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Photo Gallery: 10 Amazing National Park Adventures (And How To Pull Them Off)

Posted On August 21, 2016 at 4:11 am by / Comments Off on Photo Gallery: 10 Amazing National Park Adventures (And How To Pull Them Off)

By Michael Lanza

Yellowstone. Yosemite. Grand Canyon. Glacier. Zion. Grand Teton. These names are iconic to people who love exploring America’s national parks. And beyond those flagship parks are dozens more units of the National Park Service (53 more, to be specific) creating infinite opportunities to hike, backpack, kayak, canoe, climb a mountain, fish, and cross-country ski. But where do you begin, and what should you or your family do?

As we celebrate the centennial of the National Park Service, which was created on Aug. 25, 1916—and which The Big Outside will spotlight with special stories all this week—America’s passion for its parks has only grown. A record 307.2 million visitors toured a national park, seashore, or historic site in 2015, on the heels of a record 292.8 million visitors in 2014. Will you visit at least one park this year? It’s not too late to pull off a trip in 2016, and it’s not too early to start thinking about which one to put on the calendar for 2017.

For your inspiration, I’ve assembled here 10 inspiring photos from 10 national parks, with links to stories (and more photos) about great adventures in each one. Many of these places grace my lists of my top 10 adventures ever, top 10 family adventures, and my 25 favorite backcountry campsites. Any one of them will provide an experience of a lifetime. All of them deserve a spot on your to-do list.

Now get busy. You have your fun cut out for you.


Grand Prismatic Spring, Yellowstone National Park.

Grand Prismatic Spring, Yellowstone National Park.

Yellowstone National Park

Visiting Yellowstone should be a requirement of U.S. citizenship—period. Erupting geysers, natural hot springs (like Grand Prismatic Spring in the photo above), bubbling mud pots, whistling fumaroles, waterfalls, rivers, wildlife you can’t see in most parks and wilderness areas… it’s impossible to summarize the experience in a few words. I’ve visited many times, with my kids and before I had a family, in summer and winter. It’s wonderful for everyone, at any stage in life, partly because so many of its highlight features can be seen on short walks. See my stories “The Ultimate Family Tour of Yellowstone,” “Ask Me: The 10 Best Short Hikes in Yellowstone,” and all of my stories about Yellowstone.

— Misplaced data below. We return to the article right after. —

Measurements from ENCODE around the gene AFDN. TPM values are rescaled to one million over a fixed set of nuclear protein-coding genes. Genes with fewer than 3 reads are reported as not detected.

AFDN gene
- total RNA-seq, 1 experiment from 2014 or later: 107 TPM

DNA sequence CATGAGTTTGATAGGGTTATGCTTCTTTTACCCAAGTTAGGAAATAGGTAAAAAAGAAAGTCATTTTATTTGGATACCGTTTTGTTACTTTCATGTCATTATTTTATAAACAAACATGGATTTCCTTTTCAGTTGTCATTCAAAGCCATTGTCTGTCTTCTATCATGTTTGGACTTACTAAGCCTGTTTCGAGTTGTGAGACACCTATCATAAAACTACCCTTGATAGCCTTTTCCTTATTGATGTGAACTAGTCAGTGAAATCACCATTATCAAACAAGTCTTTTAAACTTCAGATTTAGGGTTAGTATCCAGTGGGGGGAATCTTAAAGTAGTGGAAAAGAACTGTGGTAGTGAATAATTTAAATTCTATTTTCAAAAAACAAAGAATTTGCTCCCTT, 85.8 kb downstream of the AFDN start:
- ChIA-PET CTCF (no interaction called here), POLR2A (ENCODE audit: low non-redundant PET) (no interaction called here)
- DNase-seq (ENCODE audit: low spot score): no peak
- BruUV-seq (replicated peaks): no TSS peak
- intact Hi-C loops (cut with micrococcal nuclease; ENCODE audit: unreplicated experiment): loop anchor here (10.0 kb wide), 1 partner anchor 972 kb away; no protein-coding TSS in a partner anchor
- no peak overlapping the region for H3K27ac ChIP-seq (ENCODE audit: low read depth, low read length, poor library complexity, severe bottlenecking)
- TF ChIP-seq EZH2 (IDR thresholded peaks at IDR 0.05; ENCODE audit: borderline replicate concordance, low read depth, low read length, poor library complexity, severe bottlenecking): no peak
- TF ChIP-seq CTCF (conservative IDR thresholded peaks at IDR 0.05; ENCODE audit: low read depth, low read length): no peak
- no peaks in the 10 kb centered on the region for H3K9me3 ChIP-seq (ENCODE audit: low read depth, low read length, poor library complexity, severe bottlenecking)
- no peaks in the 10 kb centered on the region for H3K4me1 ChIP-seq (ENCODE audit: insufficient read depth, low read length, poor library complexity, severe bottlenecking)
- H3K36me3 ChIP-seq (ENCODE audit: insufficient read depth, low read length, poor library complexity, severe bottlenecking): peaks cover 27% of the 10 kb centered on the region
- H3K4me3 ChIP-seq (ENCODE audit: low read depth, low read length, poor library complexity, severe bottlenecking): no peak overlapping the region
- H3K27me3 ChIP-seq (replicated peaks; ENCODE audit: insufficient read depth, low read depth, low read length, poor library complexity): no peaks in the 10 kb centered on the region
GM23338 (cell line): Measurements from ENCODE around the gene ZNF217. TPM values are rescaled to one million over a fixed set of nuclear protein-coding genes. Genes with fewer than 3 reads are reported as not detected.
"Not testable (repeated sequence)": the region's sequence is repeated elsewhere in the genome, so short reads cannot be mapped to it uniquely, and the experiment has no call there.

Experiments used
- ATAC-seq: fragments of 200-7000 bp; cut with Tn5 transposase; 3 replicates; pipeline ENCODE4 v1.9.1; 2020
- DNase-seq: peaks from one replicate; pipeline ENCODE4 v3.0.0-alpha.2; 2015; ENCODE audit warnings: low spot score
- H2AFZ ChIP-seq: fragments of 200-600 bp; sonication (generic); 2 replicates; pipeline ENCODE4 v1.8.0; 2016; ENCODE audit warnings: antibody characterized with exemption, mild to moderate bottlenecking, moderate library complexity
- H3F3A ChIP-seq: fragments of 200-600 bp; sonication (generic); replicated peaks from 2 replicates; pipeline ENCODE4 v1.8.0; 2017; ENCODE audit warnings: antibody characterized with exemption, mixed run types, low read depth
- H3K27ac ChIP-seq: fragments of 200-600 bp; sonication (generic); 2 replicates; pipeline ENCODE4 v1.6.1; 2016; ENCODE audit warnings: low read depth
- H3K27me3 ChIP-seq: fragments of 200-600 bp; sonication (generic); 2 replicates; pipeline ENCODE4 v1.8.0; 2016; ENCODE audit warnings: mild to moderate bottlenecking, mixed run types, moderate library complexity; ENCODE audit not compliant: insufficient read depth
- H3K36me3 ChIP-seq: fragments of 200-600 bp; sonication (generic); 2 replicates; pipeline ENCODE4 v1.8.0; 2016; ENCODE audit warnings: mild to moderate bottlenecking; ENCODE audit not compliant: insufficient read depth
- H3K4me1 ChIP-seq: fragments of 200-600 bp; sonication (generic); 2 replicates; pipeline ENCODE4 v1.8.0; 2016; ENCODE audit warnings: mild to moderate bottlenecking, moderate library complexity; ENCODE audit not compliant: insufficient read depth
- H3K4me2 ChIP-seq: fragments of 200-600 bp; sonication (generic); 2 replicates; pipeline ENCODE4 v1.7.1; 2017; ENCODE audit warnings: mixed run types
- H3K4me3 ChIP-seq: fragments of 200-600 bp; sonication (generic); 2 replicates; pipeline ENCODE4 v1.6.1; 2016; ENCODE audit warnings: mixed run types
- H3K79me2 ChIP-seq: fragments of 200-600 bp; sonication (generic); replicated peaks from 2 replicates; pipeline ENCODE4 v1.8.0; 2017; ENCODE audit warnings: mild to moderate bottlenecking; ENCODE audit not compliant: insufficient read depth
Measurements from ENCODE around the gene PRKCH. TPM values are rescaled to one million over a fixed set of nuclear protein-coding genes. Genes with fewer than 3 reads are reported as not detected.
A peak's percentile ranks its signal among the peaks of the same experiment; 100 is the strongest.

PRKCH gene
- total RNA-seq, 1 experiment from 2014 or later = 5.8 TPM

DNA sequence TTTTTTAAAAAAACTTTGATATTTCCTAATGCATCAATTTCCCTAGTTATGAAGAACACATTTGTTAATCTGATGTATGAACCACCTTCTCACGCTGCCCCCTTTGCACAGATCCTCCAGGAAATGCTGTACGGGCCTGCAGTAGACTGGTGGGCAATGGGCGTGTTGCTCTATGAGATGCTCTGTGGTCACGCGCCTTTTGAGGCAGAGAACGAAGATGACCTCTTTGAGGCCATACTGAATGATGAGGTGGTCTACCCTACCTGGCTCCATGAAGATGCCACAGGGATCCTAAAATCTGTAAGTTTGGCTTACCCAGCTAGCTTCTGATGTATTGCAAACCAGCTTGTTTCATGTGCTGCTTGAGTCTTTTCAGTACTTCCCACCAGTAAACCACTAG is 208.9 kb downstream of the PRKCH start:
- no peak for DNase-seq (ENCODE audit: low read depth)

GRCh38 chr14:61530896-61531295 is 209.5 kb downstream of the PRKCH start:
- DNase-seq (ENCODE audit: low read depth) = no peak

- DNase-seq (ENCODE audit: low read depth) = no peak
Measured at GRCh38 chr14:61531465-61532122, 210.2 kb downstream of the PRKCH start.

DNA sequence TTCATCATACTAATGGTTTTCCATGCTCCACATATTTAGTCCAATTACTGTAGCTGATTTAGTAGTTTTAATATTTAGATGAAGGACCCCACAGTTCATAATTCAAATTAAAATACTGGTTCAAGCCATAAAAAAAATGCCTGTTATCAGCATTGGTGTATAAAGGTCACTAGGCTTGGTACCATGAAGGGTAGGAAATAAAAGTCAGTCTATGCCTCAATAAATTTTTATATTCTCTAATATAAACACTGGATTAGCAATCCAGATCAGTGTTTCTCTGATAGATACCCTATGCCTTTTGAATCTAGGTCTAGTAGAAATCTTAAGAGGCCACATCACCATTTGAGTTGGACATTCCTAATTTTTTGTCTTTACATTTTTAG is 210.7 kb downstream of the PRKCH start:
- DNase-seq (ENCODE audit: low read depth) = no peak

The Teton Crest Trail on Death Canyon Shelf, Grand Teton National Park.

The Teton Crest Trail on Death Canyon Shelf, Grand Teton National Park.

Grand Teton National Park

Few destinations or trips that I’ve written about at The Big Outside generate as much visitor traffic or as many reader emails to me as backpacking in Grand Teton National Park (lead photo at top of story), especially on the Teton Crest Trail. Little wonder. It’s step for step one of the most gorgeous mountain walks in America, a true classic offering all the elements of an unforgettable adventure: incomparable views of the Tetons skyline, wonderful campsites, wildflowers, mountain lakes and creeks, and a chance of seeing moose, elk, marmots, pikas, mule deer, and black bears. See my story “American Classic: The Teton Crest Trail,” and all of my stories about the Teton Crest Trail and Grand Teton National Park.

Kayakers passing the Lamplugh Glacier in Glacier Bay National Park.

Kayakers passing the Lamplugh Glacier in Glacier Bay National Park.

Glacier Bay National Park

When John Muir visited Alaska’s Glacier Bay in 1879, he wrote that, at night, “the surge from discharging icebergs churned the water into silver fire.” On a five-day, guided sea-kayaking trip in Glacier Bay’s upper West Arm, my family saw sea otters, seals, sea lions, mountain goats, bald eagles, puffins, and countless other birds, and a brown bear wandering the beach (as well as bear scat that convinced us to choose another campsite). We listened to the concussive explosions of enormous chunks of ice calving from giant glaciers into the sea. See my storyBack to the Ice Age: Sea Kayaking Glacier Bay.”

South Kaibab Trail, Grand Canyon

South Kaibab Trail, Grand Canyon.

Grand Canyon National Park

One. That’s how places there are on the entire planet like the Grand Canyon. Seeing it from the South Rim—as most visitors do—is certainly pretty grand. But to really appreciate the Big Ditch, you gotta go down into it. See my story about hiking across the canyon from the South Rim to the North Rim and back (photo above) and my numerous stories about the Grand Canyon, including a four-day, family backpacking trip from Grandview Point to the South Kaibab Trail, and a three-day hike I took with my 10-year-old daughter from the New Hance Trailhead to Grandview Point.

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Tiger Key, Ten Thousand Islands, Everglades National Park.

A wilderness beach to ourselves at Tiger Key, Everglades National Park.

Everglades National Park